STUDY OBJECTIVE: High-flow nasal cannula is a new method for delivering high-flow supplemental oxygen for victims of respiratory failure. This randomized controlled trial compares high-flow nasal cannula with conventional oxygen therapy in emergency department (ED) patients with cardiogenic pulmonary edema. METHODS: We conducted an open-label randomized controlled trial in the ED of Siriraj Hospital, Bangkok, Thailand. Patients aged 18 years or older with cardiogenic pulmonary edema were randomly assigned to receive either conventional oxygen therapy or high-flow nasal cannula...
June 7, 2017: Annals of Emergency Medicine
https://www.readbyqxmd.com/read/28583403/improving-recognition-of-pediatric-severe-sepsis-in%C3%A2-the-emergency-department-contributions-of%C3%A2-a%C3%A2-vital-sign-based-electronic-alert-and-bedside-clinician-identification
#16
Fran Balamuth, Elizabeth R Alpern, Mary Kate Abaddessa, Katie Hayes, Aileen Schast, Jane Lavelle, Julie C Fitzgerald, Scott L Weiss, Joseph J Zorc
STUDY OBJECTIVE: Recognition of pediatric sepsis is a key clinical challenge. We evaluate the performance of a sepsis recognition process including an electronic sepsis alert and bedside assessment in a pediatric emergency department (ED). METHODS: This was a cohort study with quality improvement intervention in a pediatric ED. Exposure was a positive electronic sepsis alert, defined as elevated pulse rate or hypotension, concern for infection, and at least one of the following: abnormal capillary refill, abnormal mental status, or high-risk condition...
May 27, 2017: Annals of Emergency Medicine
https://www.readbyqxmd.com/read/28583402/between-the-devil-and-the-deep-blue-sea-use-of-real-time-tools-to-identify-children-with-severe-sepsis-in-the-pediatric-emergency-department
#17
EDITORIAL
Andrea T Cruz
No abstract text is available yet for this article.
May 27, 2017: Annals of Emergency Medicine
https://www.readbyqxmd.com/read/28559040/are-%C3%AE-blockers-beneficial-for-outpatient-management-of-uncomplicated-ureteric-stones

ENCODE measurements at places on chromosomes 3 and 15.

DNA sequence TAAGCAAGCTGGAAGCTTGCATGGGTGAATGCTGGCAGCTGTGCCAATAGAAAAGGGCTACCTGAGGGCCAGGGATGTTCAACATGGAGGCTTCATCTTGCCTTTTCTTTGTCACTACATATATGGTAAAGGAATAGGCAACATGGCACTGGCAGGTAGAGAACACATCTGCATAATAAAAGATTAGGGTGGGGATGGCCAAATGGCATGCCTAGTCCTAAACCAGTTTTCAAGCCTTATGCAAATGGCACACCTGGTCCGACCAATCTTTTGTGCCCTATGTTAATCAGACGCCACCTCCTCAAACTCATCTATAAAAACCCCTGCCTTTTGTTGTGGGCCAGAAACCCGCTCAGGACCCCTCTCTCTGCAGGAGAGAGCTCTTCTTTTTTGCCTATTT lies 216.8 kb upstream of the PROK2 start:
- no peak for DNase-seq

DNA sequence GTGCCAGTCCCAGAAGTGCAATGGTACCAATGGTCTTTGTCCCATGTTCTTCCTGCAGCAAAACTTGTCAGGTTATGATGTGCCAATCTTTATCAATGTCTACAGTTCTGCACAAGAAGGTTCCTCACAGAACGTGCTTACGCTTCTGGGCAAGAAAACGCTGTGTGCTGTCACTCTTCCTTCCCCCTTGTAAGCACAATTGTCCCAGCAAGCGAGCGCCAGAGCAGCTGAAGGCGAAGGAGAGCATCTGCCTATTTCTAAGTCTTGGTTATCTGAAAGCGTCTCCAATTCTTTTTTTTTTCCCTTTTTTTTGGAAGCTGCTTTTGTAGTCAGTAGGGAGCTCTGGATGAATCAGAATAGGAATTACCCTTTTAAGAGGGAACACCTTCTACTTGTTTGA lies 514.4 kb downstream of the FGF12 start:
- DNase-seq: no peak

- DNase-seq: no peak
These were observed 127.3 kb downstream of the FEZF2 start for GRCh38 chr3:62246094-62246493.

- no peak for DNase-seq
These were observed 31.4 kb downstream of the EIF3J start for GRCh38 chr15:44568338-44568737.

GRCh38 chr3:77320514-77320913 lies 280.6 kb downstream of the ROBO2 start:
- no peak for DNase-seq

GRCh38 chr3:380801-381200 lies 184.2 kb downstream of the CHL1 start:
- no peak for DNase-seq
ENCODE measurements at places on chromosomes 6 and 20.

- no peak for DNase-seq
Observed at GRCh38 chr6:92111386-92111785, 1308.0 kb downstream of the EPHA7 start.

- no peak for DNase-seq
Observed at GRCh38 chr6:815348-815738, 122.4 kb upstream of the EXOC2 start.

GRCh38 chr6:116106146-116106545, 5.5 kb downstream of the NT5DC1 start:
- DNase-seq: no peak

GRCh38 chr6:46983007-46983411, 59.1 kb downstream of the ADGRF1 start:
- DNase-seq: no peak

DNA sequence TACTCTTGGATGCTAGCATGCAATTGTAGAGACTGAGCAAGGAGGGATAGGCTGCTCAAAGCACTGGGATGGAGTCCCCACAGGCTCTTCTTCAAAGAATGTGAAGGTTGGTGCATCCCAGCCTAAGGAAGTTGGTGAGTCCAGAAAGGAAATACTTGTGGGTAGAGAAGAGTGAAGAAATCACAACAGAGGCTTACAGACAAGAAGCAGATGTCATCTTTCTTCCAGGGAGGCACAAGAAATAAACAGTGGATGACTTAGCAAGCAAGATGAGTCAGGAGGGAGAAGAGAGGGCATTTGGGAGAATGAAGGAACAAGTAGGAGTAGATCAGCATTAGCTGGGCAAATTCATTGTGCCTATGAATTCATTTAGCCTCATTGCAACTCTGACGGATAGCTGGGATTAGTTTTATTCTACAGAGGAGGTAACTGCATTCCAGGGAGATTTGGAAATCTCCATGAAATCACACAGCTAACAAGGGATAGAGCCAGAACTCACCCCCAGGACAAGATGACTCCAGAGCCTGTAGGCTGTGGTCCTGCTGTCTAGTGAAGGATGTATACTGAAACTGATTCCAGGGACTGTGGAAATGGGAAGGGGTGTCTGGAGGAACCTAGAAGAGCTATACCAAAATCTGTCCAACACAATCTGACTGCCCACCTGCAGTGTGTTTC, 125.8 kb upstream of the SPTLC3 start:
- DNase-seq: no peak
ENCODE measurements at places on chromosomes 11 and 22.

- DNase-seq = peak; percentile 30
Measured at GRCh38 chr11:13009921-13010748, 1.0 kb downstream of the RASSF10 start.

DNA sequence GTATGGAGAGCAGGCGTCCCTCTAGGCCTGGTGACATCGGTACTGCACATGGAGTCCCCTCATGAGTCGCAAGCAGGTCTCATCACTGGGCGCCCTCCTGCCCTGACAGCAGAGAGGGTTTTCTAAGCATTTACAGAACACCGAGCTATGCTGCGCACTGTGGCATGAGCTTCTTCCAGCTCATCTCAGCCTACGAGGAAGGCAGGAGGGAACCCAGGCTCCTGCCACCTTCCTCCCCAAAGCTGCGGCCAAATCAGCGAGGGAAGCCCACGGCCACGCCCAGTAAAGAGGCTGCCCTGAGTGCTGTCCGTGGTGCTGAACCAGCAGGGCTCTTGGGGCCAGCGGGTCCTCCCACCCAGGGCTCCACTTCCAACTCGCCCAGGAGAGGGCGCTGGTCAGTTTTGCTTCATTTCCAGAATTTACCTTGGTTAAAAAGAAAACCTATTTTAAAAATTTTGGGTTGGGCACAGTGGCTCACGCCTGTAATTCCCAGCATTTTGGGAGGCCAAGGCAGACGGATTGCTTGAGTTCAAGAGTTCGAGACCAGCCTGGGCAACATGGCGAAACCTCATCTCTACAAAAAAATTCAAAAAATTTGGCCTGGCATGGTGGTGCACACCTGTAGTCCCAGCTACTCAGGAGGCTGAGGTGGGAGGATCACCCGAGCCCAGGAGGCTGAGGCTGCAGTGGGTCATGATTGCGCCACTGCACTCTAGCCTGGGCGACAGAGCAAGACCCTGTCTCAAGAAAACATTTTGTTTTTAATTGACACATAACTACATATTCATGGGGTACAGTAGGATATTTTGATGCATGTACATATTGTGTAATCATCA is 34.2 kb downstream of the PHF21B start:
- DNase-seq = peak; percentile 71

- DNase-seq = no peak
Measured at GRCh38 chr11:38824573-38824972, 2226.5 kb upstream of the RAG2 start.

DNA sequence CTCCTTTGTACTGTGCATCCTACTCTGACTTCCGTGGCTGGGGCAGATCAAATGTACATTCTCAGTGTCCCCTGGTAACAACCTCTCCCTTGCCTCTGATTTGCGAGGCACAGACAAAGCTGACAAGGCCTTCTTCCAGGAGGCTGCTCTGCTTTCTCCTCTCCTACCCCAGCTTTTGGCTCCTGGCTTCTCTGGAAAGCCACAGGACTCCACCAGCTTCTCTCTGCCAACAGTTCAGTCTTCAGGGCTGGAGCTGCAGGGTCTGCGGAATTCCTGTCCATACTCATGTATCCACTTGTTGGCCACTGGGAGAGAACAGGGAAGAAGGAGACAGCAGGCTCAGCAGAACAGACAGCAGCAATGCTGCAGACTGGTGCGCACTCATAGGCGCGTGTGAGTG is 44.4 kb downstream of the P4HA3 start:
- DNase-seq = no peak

#18
EDITORIAL
Nicholas Harrison, Charlene Babcock
No abstract text is available yet for this article.
May 27, 2017: Annals of Emergency Medicine
https://www.readbyqxmd.com/read/28559039/geographic-variation-in-use-of-ambulance-transport-to-the-emergency-department
#19
Amresh D Hanchate, Michael K Paasche-Orlow, K Sophia Dyer, William E Baker, Chen Feng, James Feldman
STUDY OBJECTIVE: Evidence on variability in emergency medical services use is limited. We obtain national evidence on geographic variation in the use of ambulance transport to the emergency department (ED) among Medicare enrollees and assess the role of health status, socioeconomic status, and provider availability. METHODS: We used 2010 Medicare claims data for a random sample of 999,999 enrollees aged 66 years and older, and identified ambulance transport and ED use...
May 27, 2017: Annals of Emergency Medicine
https://www.readbyqxmd.com/read/28559038/nonphysician-out-of-hospital-rapid-sequence-intubation-success-and-adverse-events-a%C3%A2-systematic-review-and-meta-analysis
#20
REVIEW
Pieter F Fouche, Christopher Stein, Paul Simpson, Jestin N Carlson, Suhail A Doi
STUDY OBJECTIVE: Rapid sequence intubation performed by nonphysicians such as paramedics or nurses has become increasingly common in many countries; however, concerns have been stated in regard to the safe use and appropriateness of rapid sequence intubation when performed by these health care providers. The aim of our study is to compare rapid sequence intubation success and adverse events between nonphysician and physician in the out-of-hospital setting. METHODS: A systematic literature search of key databases including MEDLINE, EMBASE, and the Cochrane Library was conducted...
May 27, 2017: Annals of Emergency Medicine
journal
journal
20030
1
2
Fetch more papers »
Fetching more papers... Fetching...
Read by QxMD. Sign in or create an account to discover new knowledge that matter to you.
Remove bar
Read by QxMD icon Read
×

Search Tips

Use Boolean operators: AND/OR

diabetic AND foot
diabetes OR diabetic

Exclude a word using the 'minus' sign

Virchow -triad

Use Parentheses

water AND (cup OR glass)

Add an asterisk (*) at end of a word to include word stems

Neuro* will search for Neurology, Neuroscientist, Neurological, and so on

Use quotes to search for an exact phrase

"primary prevention of cancer"
(heart or cardiac or cardio*) AND arrest -"American Heart Association"